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The Fila Brasileiro makes a fine bodyguard. It is completely loyal to its owner and has a naturally suspicious nature towards strangers. If you want a dog that will put your security needs first, this dog will be more than happy to comply. It was originally bred as a guard dog for livestock, but this devotion carries through to the owner and the owner's household. The breed's characteristics give it a good sense of smell and a powerful and intimidating appearance. [...]
The Standard Schnauzer is a canine that needs firm training. They are very intelligent and can learn quickly, but they will challenge authority. An owner must clearly show or demonstrate to the Standard Schnauzer that they, the human, is the boss-not the dog with the human brain.
The Standard Schnauzer will display a strong will or temperament. They can have an obstinate nature that will challenge you at every turn. The trainer or owner must be firm and unyielding. They must demand respect from this dog. [...]
Pytalism, or excessive drooling, is common in the Black and Tan Coonhound. Their extra loose and floppy jowls do not do much to keep the slobber inside their mouths. For some, this is an endearing trait; for others, it can be a nuisance. However, drooling is every bit a part of this breed as its tail and little can be done to stop it. Plus, this trait very much plays a part in the Black and Tan Coonhound's extraordinary ability to track scents. It is said that much can be told about a person by the way they deal with their Coonhound's drool. [...]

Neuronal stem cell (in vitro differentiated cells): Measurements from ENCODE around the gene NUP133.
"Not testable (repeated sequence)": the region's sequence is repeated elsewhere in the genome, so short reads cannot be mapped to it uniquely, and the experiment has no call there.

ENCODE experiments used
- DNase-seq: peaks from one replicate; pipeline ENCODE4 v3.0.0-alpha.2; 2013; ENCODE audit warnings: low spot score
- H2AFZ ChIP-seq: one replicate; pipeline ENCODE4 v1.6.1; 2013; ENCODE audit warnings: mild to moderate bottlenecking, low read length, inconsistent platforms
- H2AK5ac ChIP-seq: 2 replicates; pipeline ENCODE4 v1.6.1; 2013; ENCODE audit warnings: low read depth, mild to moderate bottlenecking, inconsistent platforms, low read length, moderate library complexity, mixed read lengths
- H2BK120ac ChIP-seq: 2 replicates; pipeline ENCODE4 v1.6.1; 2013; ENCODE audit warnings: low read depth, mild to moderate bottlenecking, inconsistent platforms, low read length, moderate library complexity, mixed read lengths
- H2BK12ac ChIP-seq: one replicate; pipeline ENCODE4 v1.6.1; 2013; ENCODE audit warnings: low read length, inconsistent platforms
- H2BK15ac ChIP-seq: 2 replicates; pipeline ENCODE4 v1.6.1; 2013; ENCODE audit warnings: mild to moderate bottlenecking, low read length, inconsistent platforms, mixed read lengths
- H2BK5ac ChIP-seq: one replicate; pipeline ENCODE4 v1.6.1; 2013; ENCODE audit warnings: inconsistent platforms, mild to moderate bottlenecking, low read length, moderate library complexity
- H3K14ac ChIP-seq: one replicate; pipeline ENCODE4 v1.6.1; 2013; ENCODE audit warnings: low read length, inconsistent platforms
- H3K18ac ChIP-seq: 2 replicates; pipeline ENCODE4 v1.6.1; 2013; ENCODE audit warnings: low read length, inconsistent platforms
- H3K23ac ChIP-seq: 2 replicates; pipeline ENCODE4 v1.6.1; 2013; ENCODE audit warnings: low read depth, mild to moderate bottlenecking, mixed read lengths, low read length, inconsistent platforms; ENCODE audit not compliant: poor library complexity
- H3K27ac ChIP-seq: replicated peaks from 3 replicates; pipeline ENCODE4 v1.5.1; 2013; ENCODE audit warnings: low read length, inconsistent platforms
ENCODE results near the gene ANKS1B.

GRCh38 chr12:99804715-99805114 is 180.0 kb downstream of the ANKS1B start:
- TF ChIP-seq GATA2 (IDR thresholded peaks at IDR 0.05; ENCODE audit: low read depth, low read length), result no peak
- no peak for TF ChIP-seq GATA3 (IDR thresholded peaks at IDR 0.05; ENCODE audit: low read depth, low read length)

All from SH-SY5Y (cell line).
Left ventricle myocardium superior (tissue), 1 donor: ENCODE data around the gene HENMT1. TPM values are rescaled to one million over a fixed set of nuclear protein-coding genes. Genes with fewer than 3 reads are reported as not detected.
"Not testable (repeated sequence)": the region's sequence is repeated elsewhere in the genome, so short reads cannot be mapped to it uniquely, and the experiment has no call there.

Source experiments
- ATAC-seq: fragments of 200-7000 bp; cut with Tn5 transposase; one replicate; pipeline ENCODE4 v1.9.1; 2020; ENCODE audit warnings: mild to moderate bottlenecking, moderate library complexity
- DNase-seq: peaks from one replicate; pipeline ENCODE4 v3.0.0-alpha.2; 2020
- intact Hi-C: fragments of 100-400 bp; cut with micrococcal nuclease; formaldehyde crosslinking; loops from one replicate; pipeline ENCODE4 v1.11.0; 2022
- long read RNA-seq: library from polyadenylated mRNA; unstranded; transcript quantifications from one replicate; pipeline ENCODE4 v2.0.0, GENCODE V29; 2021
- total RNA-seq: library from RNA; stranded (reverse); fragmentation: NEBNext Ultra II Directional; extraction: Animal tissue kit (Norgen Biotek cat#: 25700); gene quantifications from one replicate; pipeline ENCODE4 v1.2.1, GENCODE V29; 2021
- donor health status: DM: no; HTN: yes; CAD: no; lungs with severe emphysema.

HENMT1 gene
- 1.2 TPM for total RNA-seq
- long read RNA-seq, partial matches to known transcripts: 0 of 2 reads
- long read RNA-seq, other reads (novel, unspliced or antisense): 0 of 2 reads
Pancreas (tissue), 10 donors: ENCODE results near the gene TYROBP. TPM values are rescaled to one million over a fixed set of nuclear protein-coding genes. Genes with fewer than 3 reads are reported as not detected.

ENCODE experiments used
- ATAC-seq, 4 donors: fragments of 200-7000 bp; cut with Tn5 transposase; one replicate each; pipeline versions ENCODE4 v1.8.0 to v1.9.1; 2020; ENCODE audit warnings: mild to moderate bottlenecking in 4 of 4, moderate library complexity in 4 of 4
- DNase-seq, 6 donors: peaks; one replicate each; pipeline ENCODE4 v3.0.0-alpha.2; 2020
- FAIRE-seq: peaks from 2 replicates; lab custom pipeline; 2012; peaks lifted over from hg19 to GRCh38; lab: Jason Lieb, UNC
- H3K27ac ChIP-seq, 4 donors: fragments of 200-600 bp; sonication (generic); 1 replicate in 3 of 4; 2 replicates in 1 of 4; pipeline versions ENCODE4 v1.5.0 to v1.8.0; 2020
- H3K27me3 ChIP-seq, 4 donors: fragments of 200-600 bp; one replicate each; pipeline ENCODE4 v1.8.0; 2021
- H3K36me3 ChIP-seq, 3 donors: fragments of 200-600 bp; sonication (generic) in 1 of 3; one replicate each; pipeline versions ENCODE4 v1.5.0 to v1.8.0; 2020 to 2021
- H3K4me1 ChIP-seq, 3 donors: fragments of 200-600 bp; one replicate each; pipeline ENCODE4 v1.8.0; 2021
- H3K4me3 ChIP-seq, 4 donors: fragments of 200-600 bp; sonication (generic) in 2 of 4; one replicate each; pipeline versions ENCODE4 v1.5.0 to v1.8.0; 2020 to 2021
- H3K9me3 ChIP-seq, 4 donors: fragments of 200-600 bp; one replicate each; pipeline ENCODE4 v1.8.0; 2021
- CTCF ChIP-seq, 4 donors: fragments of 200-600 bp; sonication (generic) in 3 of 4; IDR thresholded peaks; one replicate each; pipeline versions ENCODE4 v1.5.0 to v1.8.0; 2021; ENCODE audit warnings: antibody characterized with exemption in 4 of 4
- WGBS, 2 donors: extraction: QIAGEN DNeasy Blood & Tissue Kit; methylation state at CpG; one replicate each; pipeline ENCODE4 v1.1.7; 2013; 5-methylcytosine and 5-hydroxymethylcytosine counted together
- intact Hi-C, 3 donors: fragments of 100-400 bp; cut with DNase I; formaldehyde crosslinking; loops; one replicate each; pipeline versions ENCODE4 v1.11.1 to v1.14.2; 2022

The Samoyed is a Northern breed, and among other things, this means that training them presents a unique challenge. This is not to say that the Samoyed is "difficult" to train; rather, they simply require a different approach than a dog who is more inclined to readily accept textbook training techniques than they are.
Their willful and stubborn attitude has given many people the impression that Samoyeds are stupid. This couldn't be further from the truth! A Samoyed is a very highly intelligent dog and as such, any training regimen that you try to put them through had better appeal to their sense of curiosity and low threshold for boredom or else you're setting yourself up for failure. With a dog as intelligent as the Samoyed, variety is critical. Never focus on the same aspect of training for more than maybe half an hour at a time or you will simply exhaust the Samoyed's attention span and end up frustrating both yourself and your dog. Keep things exciting by teaching multiples tricks or commands at the same time and alternating between them throughout the course of a single training session. And remember, once it learns a command, the Samoyed will rarely forget. [...]
Beagles, like all hound dogs, have been bred to vocalize while on the hunt; these vocalizations helped keep the hunter aware of the dog's position and let the hunter know whether the Beagle was chasing its prey or whether the prey had been caught. People who love the breed tend to find Beagle vocalizations endearing and entertaining, while others are not so pleased by all the loud noise such a little dog can make. Beagles are not dogs that bark incessantly all day, like many toy breeds, but they are hard-wired to sound alerts; usually, these alerts were sounded when prey was sighted, but with Beagles who have never been on the hunt, many things may trigger the alert, such as dust, a car back firing, a shadow or the wind slamming a door shut. [...]